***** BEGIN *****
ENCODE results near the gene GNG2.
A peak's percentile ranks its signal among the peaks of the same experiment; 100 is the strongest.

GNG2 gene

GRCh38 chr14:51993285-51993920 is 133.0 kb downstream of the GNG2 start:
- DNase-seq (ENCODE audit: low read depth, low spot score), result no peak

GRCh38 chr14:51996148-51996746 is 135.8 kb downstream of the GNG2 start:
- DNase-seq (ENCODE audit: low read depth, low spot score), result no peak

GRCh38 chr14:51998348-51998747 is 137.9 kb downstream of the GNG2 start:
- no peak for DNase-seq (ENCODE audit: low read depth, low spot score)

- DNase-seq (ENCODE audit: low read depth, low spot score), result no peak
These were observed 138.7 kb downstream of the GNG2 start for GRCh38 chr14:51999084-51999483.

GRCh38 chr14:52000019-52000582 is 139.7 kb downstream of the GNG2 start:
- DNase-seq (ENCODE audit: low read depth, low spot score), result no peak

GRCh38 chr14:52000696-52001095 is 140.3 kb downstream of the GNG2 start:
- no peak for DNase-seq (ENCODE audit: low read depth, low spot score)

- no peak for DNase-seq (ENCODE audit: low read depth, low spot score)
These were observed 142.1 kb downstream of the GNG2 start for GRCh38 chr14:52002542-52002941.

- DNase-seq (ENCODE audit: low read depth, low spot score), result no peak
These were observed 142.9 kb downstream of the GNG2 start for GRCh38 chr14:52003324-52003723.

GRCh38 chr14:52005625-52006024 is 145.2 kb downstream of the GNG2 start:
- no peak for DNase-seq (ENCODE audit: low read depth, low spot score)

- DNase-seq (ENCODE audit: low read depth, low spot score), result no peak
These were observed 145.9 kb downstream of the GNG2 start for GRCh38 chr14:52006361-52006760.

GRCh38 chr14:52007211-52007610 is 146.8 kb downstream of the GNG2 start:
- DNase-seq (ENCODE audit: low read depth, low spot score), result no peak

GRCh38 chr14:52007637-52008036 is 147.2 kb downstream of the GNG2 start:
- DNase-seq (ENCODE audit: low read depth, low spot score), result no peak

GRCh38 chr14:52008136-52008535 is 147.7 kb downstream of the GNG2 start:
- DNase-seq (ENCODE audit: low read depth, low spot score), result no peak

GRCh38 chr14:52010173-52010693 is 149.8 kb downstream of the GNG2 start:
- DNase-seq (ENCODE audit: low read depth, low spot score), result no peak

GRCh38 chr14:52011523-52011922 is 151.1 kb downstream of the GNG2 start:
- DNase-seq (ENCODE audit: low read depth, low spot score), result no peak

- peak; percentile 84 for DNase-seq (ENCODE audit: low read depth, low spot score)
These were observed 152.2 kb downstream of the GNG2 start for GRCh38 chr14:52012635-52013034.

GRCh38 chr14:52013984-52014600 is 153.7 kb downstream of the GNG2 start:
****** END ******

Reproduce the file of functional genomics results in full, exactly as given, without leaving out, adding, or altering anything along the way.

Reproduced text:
ENCODE results near the gene GNG2.
A peak's percentile ranks its signal among the peaks of the same experiment; 100 is the strongest.

GNG2 gene

GRCh38 chr14:51993285-51993920 is 133.0 kb downstream of the GNG2 start:
- DNase-seq (ENCODE audit: low read depth, low spot score), result no peak

GRCh38 chr14:51996148-51996746 is 135.8 kb downstream of the GNG2 start:
- DNase-seq (ENCODE audit: low read depth, low spot score), result no peak

GRCh38 chr14:51998348-51998747 is 137.9 kb downstream of the GNG2 start:
- no peak for DNase-seq (ENCODE audit: low read depth, low spot score)

- DNase-seq (ENCODE audit: low read depth, low spot score), result no peak
These were observed 138.7 kb downstream of the GNG2 start for GRCh38 chr14:51999084-51999483.

GRCh38 chr14:52000019-52000582 is 139.7 kb downstream of the GNG2 start:
- DNase-seq (ENCODE audit: low read depth, low spot score), result no peak

GRCh38 chr14:52000696-52001095 is 140.3 kb downstream of the GNG2 start:
- no peak for DNase-seq (ENCODE audit: low read depth, low spot score)

- no peak for DNase-seq (ENCODE audit: low read depth, low spot score)
These were observed 142.1 kb downstream of the GNG2 start for GRCh38 chr14:52002542-52002941.

- DNase-seq (ENCODE audit: low read depth, low spot score), result no peak
These were observed 142.9 kb downstream of the GNG2 start for GRCh38 chr14:52003324-52003723.

GRCh38 chr14:52005625-52006024 is 145.2 kb downstream of the GNG2 start:
- no peak for DNase-seq (ENCODE audit: low read depth, low spot score)

- DNase-seq (ENCODE audit: low read depth, low spot score), result no peak
These were observed 145.9 kb downstream of the GNG2 start for GRCh38 chr14:52006361-52006760.

GRCh38 chr14:52007211-52007610 is 146.8 kb downstream of the GNG2 start:
- DNase-seq (ENCODE audit: low read depth, low spot score), result no peak

GRCh38 chr14:52007637-52008036 is 147.2 kb downstream of the GNG2 start:
- DNase-seq (ENCODE audit: low read depth, low spot score), result no peak

GRCh38 chr14:52008136-52008535 is 147.7 kb downstream of the GNG2 start:
- DNase-seq (ENCODE audit: low read depth, low spot score), result no peak

GRCh38 chr14:52010173-52010693 is 149.8 kb downstream of the GNG2 start:
- DNase-seq (ENCODE audit: low read depth, low spot score), result no peak

GRCh38 chr14:52011523-52011922 is 151.1 kb downstream of the GNG2 start:
- DNase-seq (ENCODE audit: low read depth, low spot score), result no peak

- peak; percentile 84 for DNase-seq (ENCODE audit: low read depth, low spot score)
These were observed 152.2 kb downstream of the GNG2 start for GRCh38 chr14:52012635-52013034.

GRCh38 chr14:52013984-52014600 is 153.7 kb downstream of the GNG2 start: